University of Maryland Capital Region Health says it’s moving three Prince George’s health centers to crisis standards of care amid rising COVID-19 cases and staffing shortages.
UM Capital Region Medical Center, UM Bowie Health Center, and the Emergency Department at UM Laurel Medical Center declared a hospital emergency Friday, according to a press release.
The hospitals will implement crisis standards of care (CSC) to “enable UM Capital to care for the increasing number of patients in the safest and effective way during this crisis,” according to the release.
Under CSC, hospitals can reassign staff, postpone surgeries and change required patient-to-staff ratios.
UM Capital Vice President and Deputy Chief Medical Officer said in a statement that going into crisis mode is a necessary step.
“This is not a decision we made lightly and is one that was made after exhausting all other avenues to address issues that are challenging our operations,” Hall said.
UM Capital Region Medical Center, the only trauma center in the county and one that serves all of Southern Maryland was on trauma bypass status for more than three hours overnight between Dec. 31 and Jan. 1, according to Maryland hospital data.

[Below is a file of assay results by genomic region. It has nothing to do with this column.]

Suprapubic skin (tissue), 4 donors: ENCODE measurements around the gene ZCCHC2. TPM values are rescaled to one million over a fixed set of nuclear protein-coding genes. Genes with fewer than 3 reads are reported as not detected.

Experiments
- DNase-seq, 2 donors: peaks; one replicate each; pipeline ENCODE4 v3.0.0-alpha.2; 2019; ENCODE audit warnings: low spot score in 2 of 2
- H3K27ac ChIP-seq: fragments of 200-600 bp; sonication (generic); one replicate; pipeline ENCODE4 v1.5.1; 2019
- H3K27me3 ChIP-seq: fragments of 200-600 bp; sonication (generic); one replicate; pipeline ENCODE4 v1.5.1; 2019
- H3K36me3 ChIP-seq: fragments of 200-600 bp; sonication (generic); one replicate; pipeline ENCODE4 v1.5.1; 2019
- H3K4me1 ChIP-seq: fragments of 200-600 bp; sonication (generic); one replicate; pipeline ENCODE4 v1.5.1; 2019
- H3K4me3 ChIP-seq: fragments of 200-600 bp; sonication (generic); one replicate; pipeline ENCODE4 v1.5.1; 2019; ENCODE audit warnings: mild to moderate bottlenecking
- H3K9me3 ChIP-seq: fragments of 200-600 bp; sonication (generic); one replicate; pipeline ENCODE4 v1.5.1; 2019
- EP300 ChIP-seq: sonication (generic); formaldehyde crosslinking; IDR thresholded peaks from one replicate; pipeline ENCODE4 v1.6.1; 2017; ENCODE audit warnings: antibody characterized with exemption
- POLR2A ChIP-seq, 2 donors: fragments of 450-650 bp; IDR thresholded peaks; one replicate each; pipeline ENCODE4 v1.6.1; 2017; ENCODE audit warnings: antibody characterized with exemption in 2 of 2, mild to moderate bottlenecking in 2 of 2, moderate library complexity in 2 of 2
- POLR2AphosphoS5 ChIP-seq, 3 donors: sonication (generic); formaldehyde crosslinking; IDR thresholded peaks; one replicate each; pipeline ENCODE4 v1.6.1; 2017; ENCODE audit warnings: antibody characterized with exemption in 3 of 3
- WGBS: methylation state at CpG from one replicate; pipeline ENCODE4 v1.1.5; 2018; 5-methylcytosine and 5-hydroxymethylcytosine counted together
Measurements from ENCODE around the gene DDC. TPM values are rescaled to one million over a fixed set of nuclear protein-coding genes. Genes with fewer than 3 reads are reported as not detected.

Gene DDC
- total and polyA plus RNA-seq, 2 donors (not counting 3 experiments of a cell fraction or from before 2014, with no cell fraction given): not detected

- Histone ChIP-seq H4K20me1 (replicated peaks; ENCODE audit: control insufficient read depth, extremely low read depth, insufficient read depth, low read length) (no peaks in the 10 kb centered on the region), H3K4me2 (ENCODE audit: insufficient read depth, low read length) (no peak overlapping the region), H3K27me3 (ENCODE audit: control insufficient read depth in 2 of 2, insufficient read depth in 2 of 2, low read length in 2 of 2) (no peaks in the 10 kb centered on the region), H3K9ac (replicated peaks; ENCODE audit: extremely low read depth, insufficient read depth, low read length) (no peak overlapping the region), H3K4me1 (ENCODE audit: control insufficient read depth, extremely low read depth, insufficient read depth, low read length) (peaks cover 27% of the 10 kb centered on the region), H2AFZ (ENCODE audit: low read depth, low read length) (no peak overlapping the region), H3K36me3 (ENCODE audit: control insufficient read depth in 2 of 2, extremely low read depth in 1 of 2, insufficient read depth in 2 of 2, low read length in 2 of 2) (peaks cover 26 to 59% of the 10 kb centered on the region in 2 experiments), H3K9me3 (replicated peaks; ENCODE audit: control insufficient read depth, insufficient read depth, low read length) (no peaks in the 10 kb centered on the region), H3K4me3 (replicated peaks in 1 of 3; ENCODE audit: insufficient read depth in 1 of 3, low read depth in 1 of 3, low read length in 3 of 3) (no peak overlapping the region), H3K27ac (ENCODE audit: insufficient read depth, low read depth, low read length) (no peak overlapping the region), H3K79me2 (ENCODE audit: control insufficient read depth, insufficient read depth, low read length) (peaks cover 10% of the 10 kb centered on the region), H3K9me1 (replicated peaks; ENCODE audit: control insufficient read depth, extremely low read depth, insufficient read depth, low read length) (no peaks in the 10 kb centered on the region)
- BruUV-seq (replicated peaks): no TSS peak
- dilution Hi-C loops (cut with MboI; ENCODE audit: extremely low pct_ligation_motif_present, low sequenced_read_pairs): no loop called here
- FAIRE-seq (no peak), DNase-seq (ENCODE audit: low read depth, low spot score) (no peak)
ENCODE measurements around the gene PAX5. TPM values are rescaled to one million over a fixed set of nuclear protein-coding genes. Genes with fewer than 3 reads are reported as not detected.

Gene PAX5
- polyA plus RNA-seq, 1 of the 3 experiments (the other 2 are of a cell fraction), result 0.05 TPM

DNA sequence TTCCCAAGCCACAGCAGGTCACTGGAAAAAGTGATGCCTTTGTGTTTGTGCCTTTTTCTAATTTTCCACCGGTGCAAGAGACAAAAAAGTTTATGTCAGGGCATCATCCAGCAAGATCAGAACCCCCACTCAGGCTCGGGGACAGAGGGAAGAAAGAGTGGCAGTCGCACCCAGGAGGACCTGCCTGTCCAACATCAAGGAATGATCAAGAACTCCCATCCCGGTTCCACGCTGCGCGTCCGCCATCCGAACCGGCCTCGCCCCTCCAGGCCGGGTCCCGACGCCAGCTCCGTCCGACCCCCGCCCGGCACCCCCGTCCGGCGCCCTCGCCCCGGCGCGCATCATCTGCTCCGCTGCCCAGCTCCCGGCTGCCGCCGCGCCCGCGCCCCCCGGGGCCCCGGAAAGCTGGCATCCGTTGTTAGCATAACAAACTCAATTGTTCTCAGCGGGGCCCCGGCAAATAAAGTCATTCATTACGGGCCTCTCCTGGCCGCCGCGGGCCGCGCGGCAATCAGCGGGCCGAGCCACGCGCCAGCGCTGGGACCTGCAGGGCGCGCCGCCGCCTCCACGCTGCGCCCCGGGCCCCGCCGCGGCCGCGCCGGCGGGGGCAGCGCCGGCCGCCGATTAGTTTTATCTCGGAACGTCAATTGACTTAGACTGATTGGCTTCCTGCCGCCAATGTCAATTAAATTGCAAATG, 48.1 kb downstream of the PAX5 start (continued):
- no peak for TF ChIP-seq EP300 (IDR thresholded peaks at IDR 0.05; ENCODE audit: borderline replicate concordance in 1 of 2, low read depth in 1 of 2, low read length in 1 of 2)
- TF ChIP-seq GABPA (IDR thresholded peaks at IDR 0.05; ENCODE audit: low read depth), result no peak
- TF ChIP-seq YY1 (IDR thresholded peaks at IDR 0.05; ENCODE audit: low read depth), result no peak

Trauma patients had to be rerouted to D.C. and Montgomery County. This came as there were multiple serious car crashes and several shootings, in addition to the COVID-19 patient surge.
The Prince George’s County Fire/EMS Department told News4 that crews are waiting an average of one hour and 19 minutes at all county hospitals to drop patients off—straining already depleted EMS resources.
The weekly average of hospitalizations related to COVID-19 rose by 22% during the last week in Prince George’s County, according to government data.
UM Capital Region Medical Center opened in June, and within weeks there were complaints of long wait times in the emergency room and low staffing, Prince George’s County Bureau Chief Tracee Wilkins reported.
UM Capital Region Health joins several hospitals across Maryland that have declared CSC recently, including Luminis Health Network and Baltimore Washington Hospital Center.
The University of Maryland’s Charles Regional Medical Center went into CSC this week and officials said staffing shortages played a large role.
Staffing levels there have fallen by 40%, William Grimes, vice president of the hospital’s ancillary services, told News4.
Maryland has already required hospitals to pause elective surgeries and take other actions after COVID-19 hospitalizations hit a record high this week.
The Maryland Hospital Association asked Gov. Larry Hogan this week to declare a limited public health emergency to give hospitals more flexibility on Wednesday. At the time, four hospitals were in crisis standards of care.